“And finally, about midnight, he assisted in putting a goldfish in one’s visitor’s bed, dressed up a burglar in the bathroom of a nervous aunt, and saw in the small hours by joining in a pillow-fight that ranged from the nurseries to the basement.”

2) Ellen says this to Newland. Ellen is from Europe!:

“Is there nowhere in an American house where one may be by one’s self? You’re so shy, and yet you’re so public. I always feel as if I were in the convent again – or on the stage, before a dreadfully polite audience that never applauds.”

3) And a few things I think apply even today:

“He arrived late at the office, perceived that his doing so made no difference whatever to any one, and was filled with sudden exasperation at the elaborate futility of his life.”

“Winsett was not a journalist by choice. He was a pure man of letters, untimely born in a world that had no need of letters.”

So, if you are following along with me in the Pulitzer Challenge, or in my Governor General’s Award challenge which I have yet to begin according to my rules, then I would recommend choosing this book!

If you are doing the challenge, I would love for you to comment about it, or to tell me which book you are choosing instead of this one. I will continue to write blog posts as though everyone ever is doing this challenge I made up. So congratulations, guys!

PS: I am writing to you from a beautiful converted green house on Denman Island, British Columbia. More on THAT to come.

So Scared about Formatting

I’m leaving tomorrow for a week-long writing retreat on Denman Island. I am attending a five day group writing workshop with Steven Galloway, where the first chapter of my first novel will get its first critique (sounds like I’ll probably make it big time), and then staying for the Denman Island Readers and Writers Festival.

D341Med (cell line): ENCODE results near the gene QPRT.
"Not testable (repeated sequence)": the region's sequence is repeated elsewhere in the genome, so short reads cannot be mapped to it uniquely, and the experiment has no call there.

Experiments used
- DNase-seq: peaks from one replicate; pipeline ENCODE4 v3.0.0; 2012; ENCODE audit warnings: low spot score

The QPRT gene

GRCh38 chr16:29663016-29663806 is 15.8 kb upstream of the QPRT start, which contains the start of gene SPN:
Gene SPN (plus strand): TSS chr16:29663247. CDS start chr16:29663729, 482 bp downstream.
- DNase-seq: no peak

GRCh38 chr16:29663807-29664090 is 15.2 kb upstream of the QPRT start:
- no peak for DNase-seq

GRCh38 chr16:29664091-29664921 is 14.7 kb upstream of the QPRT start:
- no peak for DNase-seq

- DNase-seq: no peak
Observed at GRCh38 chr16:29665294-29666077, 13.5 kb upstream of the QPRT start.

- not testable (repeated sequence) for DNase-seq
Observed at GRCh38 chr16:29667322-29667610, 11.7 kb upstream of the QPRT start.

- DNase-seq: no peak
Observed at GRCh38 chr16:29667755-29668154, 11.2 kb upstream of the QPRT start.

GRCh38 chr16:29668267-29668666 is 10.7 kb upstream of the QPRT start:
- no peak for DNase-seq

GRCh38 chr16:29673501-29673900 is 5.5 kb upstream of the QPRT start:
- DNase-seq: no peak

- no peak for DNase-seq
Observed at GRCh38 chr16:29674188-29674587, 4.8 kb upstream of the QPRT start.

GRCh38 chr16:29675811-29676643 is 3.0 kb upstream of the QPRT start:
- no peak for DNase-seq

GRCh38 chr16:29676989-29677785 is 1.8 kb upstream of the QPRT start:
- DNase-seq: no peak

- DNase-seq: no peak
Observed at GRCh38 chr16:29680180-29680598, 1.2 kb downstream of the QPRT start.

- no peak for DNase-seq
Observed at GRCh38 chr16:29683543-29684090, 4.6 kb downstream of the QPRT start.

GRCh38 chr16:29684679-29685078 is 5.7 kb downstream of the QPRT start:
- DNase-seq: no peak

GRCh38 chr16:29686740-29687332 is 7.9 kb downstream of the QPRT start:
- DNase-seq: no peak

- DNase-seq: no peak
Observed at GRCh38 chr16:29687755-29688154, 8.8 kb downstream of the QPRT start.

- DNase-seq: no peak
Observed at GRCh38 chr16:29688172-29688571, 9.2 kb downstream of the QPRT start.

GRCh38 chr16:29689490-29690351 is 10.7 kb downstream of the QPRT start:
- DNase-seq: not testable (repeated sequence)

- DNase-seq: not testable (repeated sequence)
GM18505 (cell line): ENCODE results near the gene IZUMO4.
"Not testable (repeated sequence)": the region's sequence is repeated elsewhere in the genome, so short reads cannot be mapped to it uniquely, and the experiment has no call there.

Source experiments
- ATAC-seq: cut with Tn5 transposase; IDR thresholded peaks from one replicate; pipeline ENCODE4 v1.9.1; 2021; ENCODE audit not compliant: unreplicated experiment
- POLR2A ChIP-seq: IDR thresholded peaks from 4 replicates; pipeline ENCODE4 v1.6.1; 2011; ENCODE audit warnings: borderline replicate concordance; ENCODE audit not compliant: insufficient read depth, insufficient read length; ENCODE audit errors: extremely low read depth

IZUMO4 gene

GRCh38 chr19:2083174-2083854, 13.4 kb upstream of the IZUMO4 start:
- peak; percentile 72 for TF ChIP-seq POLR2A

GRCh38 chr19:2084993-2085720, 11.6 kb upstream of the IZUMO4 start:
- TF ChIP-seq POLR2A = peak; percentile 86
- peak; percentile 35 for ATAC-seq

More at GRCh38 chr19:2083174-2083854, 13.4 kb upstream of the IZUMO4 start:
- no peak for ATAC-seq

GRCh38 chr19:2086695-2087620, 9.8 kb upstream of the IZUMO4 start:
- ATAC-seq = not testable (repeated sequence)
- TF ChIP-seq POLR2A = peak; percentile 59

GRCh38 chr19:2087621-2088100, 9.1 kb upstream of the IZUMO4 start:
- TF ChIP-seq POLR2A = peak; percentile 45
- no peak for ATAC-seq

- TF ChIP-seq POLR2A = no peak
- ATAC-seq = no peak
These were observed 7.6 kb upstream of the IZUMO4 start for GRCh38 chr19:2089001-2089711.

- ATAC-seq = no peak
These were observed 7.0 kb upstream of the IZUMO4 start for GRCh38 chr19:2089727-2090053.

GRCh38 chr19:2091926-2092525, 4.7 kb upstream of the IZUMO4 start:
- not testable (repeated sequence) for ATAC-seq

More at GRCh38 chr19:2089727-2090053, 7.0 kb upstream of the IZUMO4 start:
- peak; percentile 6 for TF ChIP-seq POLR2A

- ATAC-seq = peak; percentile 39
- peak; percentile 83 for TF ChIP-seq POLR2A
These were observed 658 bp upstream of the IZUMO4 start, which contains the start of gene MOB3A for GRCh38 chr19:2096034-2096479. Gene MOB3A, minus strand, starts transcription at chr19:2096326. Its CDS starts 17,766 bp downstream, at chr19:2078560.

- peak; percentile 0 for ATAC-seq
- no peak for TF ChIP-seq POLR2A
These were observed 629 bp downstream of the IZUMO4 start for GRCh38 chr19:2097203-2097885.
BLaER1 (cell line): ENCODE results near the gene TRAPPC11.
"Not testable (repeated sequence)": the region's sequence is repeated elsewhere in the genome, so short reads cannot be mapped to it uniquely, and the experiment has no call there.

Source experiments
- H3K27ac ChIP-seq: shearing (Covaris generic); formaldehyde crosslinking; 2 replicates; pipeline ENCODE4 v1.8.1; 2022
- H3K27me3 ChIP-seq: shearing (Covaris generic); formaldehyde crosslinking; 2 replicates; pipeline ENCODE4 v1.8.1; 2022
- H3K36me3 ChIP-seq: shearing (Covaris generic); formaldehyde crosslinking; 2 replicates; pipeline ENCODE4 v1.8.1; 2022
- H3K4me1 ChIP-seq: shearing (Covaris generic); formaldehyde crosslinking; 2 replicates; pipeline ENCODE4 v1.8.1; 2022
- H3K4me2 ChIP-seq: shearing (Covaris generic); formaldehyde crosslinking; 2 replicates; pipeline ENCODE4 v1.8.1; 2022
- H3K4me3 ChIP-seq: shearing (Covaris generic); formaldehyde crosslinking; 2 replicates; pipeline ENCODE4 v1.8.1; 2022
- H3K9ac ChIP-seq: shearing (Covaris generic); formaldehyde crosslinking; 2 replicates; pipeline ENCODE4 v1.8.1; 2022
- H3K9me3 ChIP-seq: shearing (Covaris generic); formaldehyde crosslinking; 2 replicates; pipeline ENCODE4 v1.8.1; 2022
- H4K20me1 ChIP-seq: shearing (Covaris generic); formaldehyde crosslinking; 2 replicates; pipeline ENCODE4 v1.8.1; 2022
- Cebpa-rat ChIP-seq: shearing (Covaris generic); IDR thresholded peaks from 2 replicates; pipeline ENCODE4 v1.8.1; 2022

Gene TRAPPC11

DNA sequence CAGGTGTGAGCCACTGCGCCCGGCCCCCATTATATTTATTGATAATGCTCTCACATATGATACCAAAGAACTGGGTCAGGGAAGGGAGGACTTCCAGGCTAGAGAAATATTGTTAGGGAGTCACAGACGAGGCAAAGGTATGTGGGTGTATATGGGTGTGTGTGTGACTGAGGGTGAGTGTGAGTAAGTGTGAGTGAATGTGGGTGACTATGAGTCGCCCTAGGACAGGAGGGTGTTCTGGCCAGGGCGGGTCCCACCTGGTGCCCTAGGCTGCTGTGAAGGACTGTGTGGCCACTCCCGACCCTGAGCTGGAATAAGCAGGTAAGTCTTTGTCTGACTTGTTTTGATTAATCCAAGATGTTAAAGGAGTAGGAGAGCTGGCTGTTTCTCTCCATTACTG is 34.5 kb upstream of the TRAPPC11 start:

I didn’t get nervous until yesterday, when I had to print out seven copies of my first chapter. And then I got so nervous. I stood over my printer as it ejected double-spaced, Times New Roman versions of the sentences I wrote. Why is there so much dialogue? I asked out loud, sweating. Such simple words, such petty subject matter.

The worst was my title, which I had to format four double-spaced lines down the first page (according to the first website Google generated for me). I previously thought my title was neat, but now with my name underneath it (with “by” before my name), isn’t it a little pretentious? A little too trying?

Then I had to write a summary of the rest of my book. I didn’t know whether to make it sound gripping and suspenseful, like the dust jackets of novels that have actually been published, or analytical, like I was really telling people what was going to happen and wanted to get their advice on whether it made sense. I remember doing it wrong in elementary school – I was supposed to write a book report, and instead I made it sound like a book trailer.

Why is it the formatting that makes me want to curl up in my bed and throw my novel away?


I think it’s because formatting makes immediately evident the serious writer who has before sent things out to agents and editors, and me, who is only calling this a novel because it took me a long time. I’m also afraid that now that my book will look like everyone else’s – with the same margin and page formatting (I hope) – it will be clear that I am nowhere near the stage I need to be at, that I am not yet a writer.

I’m scared about formatting because it replaces other things I could be scared about. Instead I could be scared about imagining people laughing at my writing. Instead I could be scared about the way I will react – maybe I’ll pretend this was a first chapter I just threw off and I don’t have any more than that, I’m just trying this writing thing out. Instead I could be scared that I’m going to leave this place thinking I’m not a writer, I don’t fit in with writers, and I’m never going to get anything published.

So instead of being scared of any of that I keep glancing at the pages I printed off and worrying about the way it looks. I hate Times New Roman! I hate my name!